Mrs. Toles was a forgiving person. She was a Christian and a church-goer. And, though the members of our church didn’t realize it at the time, as a black woman in the South, in a predominately white congregation, she was a role-model during the difficult days of segregation.
My husband and I got to know Mrs. Toles on our drives together to and from church. She shared bits and pieces of her life-story with us. Once, while passing by the Governor’s mansion in the middle of our large city, Mrs. Toles pointed to the building and said, very softly: “A governor owned my daddy.” My heart melted.
She told us about a young man who once came to her for an apartment she had for rent. During the interview, he collapsed on the floor in an epileptic seizure. For Mrs. Toles, a Christian Scientist, it was natural for her to pray in an emergency. So she prayed for him. The response was immediate. He very quickly quieted, and then he sat up and was fine. In fact, he was completely healed. The young man rented the apartment and they remained friends for years. He called her “Grandma”. And, in gratitude for his healing, he joined our church.
Our church was a traditional, white clapboard building with a steeple. The interior was lovely, but it had one jarring element – a balcony installed for the blacks who attended services. Every Sunday and for every meeting, Mr. and Mrs. Toles were shown the stairs to the balcony. In general, the members didn’t question the practice of segregation; it was just the way it was in the church at that time. However, Mr. Toles did object to this treatment and went up the street to the Baptist church where blacks were allowed to sit with everyone else.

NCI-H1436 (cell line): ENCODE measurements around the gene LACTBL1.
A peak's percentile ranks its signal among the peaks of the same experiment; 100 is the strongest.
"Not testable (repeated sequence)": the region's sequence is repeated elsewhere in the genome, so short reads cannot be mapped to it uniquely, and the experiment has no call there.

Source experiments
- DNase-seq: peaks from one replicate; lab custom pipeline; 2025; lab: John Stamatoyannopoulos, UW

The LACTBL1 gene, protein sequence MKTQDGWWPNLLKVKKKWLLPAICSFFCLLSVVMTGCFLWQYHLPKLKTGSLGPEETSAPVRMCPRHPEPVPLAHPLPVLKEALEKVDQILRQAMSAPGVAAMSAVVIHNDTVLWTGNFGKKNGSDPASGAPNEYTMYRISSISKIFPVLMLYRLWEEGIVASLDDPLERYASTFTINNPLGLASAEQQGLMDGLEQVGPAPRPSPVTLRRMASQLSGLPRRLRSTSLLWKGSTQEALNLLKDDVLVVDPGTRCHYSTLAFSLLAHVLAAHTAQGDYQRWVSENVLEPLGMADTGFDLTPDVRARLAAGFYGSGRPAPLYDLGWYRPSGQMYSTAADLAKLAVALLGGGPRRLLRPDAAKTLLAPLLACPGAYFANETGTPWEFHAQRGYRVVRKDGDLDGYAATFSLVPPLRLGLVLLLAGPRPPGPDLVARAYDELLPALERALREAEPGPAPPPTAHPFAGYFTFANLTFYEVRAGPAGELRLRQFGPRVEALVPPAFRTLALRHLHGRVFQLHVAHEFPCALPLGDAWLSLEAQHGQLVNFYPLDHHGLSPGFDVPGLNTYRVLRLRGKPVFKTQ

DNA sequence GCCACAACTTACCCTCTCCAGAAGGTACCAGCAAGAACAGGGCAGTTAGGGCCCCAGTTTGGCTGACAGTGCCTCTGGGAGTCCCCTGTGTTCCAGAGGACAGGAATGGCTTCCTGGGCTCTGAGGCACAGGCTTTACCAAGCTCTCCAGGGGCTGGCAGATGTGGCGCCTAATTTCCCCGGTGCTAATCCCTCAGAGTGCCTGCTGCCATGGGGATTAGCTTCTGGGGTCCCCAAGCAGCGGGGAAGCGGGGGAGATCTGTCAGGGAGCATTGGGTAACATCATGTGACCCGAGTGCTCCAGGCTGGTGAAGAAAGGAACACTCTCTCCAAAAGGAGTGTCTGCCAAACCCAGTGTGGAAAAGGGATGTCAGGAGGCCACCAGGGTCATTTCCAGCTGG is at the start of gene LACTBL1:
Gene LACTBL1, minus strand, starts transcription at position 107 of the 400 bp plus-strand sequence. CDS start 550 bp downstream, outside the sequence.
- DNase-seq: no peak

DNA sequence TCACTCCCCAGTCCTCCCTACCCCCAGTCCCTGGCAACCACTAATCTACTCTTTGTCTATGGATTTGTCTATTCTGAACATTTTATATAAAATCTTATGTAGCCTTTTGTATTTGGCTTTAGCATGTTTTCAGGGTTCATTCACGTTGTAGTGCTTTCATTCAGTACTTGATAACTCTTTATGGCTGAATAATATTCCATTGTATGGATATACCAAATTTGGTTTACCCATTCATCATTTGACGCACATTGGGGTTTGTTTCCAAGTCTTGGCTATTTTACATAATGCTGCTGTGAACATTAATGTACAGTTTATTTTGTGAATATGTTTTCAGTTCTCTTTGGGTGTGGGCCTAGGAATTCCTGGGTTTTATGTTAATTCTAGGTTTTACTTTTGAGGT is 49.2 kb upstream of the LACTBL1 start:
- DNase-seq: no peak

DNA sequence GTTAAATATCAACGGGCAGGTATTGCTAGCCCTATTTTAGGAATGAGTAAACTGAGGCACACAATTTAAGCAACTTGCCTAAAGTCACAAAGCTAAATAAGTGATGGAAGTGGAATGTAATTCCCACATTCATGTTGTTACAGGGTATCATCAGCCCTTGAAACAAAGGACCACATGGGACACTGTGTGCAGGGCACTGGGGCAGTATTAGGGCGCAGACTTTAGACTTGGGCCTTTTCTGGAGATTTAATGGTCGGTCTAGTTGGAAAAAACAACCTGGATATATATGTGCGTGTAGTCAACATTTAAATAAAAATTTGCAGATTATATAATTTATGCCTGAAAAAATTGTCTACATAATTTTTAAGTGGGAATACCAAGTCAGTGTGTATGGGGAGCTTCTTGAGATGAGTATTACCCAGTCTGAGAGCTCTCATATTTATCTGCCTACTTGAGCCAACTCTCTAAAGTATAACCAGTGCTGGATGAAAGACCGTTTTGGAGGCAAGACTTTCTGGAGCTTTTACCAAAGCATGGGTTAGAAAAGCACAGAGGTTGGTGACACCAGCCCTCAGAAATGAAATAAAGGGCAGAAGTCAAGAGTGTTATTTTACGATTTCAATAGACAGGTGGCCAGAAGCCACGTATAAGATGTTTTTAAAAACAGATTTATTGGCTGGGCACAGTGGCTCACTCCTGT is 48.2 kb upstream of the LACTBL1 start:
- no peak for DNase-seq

Mrs. Toles stayed. We asked her why she never gave up and went to church with her husband. “Because,” as she put it, “it was only in the Church of Christ, Scientist, that my Pastor preached.” She loved her Pastor.
Mary Baker Eddy, founder of the Christian Science denomination, designated the Holy Bible and Science and Health with Key to the Scriptures, as the impersonal Pastor of all the Churches of Christ, Scientist. Mrs. Toles didn’t care where she sat, as long as she could hear her Pastor – the reading of those two books – that roused her to a deeper understanding of God. Her Pastor taught her how to pray. Her Pastor taught her how to heal. She felt the power of the spirit of God as Love embracing the entire congregation from her balcony perch.
Our home city eventually became integrated and the church members began to recognize the quality of this Christian woman. She was never bitter. No one ever heard her complain. No one ever heard her criticize. To me, she was a follower of Jesus’ teaching and example of healing forgiveness. (See Luke 23:34)
So, whenever I’ve been tempted to be critical or complain about “dust-ups” in my church, I think of Mrs. Toles. Whenever a church member wants to talk to me about church problems, I tell them about Mrs. Toles.
She loved her Pastor. She lived the true meaning of Church.
The Church is that institution, which affords proof of its utility and is found elevating the race,
rousing the dormant understanding from material beliefs to the apprehension of spiritual ideas
and the demonstration of divine Science, thereby casting out devils, or error, and healing the sick.
MARY BAKER EDDY